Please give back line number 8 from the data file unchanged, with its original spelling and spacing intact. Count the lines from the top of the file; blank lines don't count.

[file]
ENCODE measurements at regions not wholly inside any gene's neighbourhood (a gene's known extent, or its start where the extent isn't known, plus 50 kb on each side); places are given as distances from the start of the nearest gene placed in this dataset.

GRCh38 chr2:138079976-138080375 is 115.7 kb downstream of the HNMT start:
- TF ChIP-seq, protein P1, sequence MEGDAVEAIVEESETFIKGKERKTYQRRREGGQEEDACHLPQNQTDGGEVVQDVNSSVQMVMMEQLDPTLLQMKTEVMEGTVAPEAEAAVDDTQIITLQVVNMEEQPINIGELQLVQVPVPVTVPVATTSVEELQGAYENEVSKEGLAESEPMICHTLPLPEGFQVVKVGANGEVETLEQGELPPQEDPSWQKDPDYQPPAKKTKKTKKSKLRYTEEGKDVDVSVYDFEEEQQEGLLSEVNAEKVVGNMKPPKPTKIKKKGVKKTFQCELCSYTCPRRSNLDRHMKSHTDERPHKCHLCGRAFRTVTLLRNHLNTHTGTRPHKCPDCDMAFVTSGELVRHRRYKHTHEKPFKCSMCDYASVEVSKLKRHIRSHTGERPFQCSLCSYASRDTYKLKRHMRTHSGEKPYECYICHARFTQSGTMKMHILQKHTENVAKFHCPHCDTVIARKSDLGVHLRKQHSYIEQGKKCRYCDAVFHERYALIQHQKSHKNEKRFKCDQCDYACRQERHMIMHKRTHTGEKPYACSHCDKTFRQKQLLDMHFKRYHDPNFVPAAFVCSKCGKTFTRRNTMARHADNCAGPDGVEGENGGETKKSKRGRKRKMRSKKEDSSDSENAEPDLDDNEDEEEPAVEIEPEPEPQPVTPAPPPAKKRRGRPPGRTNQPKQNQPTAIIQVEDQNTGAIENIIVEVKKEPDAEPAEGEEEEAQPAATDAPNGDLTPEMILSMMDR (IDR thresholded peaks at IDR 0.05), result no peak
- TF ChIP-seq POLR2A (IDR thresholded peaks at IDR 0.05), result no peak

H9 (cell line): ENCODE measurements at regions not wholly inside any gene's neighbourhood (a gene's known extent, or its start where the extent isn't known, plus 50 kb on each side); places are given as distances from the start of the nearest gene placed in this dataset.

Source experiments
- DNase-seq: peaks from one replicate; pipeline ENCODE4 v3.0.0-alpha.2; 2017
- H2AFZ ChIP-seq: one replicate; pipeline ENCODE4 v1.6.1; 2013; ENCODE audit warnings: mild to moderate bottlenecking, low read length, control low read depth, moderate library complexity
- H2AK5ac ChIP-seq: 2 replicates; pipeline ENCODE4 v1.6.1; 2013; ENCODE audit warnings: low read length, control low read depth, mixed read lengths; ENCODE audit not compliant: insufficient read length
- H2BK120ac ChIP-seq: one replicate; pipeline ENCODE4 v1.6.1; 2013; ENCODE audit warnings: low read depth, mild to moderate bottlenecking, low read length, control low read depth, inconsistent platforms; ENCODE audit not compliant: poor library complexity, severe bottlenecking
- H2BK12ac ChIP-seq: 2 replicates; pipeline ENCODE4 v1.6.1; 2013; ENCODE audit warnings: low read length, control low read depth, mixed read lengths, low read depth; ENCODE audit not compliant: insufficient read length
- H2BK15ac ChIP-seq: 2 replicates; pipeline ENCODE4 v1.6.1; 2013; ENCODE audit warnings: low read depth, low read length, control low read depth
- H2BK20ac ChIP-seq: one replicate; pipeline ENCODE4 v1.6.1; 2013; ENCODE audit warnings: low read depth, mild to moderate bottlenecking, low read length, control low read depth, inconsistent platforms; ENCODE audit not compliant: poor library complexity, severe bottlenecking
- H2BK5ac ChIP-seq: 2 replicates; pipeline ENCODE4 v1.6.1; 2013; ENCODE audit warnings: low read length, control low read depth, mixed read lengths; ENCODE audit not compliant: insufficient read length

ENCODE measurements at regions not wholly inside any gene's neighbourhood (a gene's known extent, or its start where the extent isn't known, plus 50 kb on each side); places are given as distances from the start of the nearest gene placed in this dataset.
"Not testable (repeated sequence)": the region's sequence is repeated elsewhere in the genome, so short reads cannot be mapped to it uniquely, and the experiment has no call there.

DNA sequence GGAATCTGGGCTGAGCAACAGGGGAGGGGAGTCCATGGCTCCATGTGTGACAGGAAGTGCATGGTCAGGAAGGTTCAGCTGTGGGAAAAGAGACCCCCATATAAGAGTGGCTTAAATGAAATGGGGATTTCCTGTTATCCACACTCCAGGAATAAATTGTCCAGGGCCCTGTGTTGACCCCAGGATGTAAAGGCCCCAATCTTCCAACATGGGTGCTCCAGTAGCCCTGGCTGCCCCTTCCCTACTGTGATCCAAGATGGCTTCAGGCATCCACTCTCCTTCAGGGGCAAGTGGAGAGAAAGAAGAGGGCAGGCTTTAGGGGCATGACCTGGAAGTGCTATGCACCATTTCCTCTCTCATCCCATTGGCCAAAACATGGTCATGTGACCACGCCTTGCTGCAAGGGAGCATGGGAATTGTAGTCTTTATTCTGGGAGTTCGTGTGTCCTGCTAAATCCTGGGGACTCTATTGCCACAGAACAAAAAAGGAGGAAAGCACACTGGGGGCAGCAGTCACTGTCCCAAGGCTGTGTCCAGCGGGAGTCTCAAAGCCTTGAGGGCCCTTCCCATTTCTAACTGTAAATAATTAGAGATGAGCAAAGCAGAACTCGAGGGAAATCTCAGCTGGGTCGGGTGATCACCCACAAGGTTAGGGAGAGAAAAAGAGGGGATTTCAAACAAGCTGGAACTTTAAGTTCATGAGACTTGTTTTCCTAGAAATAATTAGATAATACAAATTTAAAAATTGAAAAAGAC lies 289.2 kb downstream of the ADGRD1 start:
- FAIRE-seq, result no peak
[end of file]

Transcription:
- H2AFZ ChIP-seq: one replicate; pipeline ENCODE4 v1.6.1; 2013; ENCODE audit warnings: mild to moderate bottlenecking, low read length, control low read depth, moderate library complexity